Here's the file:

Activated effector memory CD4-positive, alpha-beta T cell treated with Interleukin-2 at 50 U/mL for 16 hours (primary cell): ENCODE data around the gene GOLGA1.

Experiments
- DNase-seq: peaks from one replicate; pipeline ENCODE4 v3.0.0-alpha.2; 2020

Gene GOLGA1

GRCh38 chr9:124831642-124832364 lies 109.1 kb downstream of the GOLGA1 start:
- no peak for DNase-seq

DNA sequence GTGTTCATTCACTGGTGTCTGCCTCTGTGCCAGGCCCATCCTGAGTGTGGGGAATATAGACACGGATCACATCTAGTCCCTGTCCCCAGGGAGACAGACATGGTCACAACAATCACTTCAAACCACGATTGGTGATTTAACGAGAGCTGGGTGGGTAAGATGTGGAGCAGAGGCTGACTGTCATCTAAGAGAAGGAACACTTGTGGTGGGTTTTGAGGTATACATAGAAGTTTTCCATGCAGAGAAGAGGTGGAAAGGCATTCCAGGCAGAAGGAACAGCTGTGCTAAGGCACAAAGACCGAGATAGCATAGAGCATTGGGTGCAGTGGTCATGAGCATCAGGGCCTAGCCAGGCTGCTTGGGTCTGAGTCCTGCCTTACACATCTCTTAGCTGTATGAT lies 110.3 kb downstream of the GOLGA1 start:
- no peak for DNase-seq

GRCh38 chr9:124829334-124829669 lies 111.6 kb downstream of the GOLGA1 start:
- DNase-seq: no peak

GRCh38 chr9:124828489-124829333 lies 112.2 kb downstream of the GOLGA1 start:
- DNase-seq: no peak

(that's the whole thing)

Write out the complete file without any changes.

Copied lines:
Activated effector memory CD4-positive, alpha-beta T cell treated with Interleukin-2 at 50 U/mL for 16 hours (primary cell): ENCODE data around the gene GOLGA1.

Experiments
- DNase-seq: peaks from one replicate; pipeline ENCODE4 v3.0.0-alpha.2; 2020

Gene GOLGA1

GRCh38 chr9:124831642-124832364 lies 109.1 kb downstream of the GOLGA1 start:
- no peak for DNase-seq

DNA sequence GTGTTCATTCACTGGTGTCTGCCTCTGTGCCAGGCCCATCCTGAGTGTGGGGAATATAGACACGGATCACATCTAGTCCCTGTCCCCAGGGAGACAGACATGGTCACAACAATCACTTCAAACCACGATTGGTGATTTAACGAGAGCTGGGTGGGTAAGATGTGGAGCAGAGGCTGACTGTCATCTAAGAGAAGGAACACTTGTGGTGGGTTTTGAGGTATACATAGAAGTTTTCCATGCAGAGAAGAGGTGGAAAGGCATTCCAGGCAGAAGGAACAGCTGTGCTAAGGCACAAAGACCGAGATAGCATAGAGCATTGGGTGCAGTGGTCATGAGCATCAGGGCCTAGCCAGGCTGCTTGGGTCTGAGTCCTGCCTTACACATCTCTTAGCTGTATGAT lies 110.3 kb downstream of the GOLGA1 start:
- no peak for DNase-seq

GRCh38 chr9:124829334-124829669 lies 111.6 kb downstream of the GOLGA1 start:
- DNase-seq: no peak

GRCh38 chr9:124828489-124829333 lies 112.2 kb downstream of the GOLGA1 start:
- DNase-seq: no peak